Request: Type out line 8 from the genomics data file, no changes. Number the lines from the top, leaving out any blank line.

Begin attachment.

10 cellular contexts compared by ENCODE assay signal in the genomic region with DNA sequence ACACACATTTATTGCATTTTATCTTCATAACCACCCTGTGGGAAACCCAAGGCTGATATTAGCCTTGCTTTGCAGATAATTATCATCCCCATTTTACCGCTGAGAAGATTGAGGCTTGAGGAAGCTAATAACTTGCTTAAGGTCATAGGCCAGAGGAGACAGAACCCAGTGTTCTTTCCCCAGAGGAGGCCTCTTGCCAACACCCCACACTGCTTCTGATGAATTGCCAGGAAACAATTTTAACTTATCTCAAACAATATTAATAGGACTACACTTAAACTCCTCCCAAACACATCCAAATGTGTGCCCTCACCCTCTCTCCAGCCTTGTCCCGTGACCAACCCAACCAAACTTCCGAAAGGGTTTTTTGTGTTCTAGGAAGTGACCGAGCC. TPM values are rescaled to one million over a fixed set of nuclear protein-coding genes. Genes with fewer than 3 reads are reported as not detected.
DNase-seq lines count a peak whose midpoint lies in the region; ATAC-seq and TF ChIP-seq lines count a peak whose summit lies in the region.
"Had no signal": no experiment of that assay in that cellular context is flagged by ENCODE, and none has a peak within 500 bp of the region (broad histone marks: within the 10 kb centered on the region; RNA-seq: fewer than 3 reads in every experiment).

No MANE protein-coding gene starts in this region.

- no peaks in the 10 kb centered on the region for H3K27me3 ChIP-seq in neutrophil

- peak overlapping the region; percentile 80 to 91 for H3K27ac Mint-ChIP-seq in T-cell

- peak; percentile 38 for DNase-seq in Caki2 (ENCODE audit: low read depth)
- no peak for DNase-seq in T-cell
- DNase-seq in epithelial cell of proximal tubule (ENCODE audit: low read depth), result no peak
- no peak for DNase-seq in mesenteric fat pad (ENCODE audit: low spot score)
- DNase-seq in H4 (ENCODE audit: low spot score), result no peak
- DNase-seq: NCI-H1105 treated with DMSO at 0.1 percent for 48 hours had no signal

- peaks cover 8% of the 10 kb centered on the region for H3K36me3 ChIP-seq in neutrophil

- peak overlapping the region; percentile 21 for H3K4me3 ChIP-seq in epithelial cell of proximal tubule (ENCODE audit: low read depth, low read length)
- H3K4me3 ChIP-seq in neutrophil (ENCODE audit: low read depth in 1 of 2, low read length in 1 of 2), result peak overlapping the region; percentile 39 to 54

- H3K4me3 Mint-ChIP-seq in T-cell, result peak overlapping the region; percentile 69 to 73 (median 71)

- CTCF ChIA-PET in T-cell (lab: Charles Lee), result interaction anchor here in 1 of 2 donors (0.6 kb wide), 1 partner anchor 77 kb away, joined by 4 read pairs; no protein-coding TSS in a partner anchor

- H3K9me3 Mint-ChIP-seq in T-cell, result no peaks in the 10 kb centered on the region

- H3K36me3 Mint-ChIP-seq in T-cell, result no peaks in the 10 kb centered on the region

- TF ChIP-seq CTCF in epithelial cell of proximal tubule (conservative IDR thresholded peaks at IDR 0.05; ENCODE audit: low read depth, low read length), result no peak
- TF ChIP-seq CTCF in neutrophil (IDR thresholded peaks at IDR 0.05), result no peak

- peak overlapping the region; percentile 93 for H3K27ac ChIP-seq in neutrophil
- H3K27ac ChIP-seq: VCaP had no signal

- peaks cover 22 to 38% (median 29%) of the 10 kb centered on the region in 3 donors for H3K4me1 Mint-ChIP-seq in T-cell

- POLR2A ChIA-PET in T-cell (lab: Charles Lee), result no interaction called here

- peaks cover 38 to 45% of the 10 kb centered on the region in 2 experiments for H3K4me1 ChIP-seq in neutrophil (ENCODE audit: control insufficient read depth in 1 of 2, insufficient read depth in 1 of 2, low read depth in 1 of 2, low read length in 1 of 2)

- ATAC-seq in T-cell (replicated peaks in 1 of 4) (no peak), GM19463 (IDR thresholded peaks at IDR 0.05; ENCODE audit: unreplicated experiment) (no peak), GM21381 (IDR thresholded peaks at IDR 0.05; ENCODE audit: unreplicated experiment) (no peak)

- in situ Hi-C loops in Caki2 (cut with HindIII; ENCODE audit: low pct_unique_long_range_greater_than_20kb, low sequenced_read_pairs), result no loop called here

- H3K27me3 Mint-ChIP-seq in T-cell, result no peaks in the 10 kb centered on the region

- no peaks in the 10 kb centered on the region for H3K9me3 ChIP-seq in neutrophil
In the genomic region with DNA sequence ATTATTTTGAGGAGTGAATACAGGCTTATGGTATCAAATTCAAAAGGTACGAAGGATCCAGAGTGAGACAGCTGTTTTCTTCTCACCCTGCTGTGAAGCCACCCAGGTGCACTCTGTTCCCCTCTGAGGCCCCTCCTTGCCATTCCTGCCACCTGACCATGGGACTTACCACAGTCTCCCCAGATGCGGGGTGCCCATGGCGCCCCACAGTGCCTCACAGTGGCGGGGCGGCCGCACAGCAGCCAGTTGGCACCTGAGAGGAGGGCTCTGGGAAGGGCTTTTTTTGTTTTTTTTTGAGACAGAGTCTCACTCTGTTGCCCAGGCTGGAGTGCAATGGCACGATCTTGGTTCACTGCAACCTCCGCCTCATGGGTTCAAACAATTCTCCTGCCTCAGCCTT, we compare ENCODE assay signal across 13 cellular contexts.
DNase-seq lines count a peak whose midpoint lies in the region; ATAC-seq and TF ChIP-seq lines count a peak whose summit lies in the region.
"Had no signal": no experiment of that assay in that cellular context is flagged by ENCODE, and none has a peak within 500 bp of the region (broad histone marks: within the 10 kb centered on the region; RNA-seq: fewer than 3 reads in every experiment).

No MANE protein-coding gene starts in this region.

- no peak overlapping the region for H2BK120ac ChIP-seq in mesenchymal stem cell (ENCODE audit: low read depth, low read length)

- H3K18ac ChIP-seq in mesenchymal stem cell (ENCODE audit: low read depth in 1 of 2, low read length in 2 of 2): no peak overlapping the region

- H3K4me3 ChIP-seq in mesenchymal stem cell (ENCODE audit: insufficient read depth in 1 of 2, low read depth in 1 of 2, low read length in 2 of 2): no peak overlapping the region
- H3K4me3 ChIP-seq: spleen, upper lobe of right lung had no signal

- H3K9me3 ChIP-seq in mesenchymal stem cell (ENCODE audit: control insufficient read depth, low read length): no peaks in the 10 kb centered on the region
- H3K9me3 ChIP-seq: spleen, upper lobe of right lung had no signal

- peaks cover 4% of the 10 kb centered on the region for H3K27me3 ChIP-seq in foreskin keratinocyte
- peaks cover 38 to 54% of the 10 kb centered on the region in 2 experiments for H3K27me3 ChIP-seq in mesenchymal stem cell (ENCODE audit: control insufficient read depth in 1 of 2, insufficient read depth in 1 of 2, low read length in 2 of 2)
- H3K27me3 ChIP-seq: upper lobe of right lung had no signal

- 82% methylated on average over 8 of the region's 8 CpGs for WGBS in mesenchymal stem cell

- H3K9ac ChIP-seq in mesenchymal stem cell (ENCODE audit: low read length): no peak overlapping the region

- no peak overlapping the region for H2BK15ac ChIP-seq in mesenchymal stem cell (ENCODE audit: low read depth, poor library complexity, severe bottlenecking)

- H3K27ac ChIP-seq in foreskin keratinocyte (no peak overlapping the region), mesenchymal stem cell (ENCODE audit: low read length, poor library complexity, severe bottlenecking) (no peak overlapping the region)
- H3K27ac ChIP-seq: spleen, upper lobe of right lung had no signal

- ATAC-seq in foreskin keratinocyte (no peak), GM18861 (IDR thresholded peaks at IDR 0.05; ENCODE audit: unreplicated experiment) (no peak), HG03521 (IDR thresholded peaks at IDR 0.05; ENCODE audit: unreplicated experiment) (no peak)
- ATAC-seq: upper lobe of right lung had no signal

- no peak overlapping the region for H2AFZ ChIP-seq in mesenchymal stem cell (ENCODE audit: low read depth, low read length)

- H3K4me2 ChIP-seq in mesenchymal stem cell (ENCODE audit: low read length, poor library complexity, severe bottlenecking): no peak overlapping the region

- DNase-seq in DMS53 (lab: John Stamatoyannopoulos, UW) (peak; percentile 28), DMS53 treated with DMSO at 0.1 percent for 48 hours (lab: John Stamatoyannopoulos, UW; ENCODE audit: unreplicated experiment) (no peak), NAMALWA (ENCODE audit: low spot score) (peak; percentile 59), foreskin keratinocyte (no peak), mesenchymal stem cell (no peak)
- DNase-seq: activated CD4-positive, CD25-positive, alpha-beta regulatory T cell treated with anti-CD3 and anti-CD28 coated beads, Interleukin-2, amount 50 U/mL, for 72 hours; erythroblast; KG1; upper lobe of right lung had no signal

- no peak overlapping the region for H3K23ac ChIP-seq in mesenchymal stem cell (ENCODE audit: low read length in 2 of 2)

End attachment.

- no peak for DNase-seq in T-cell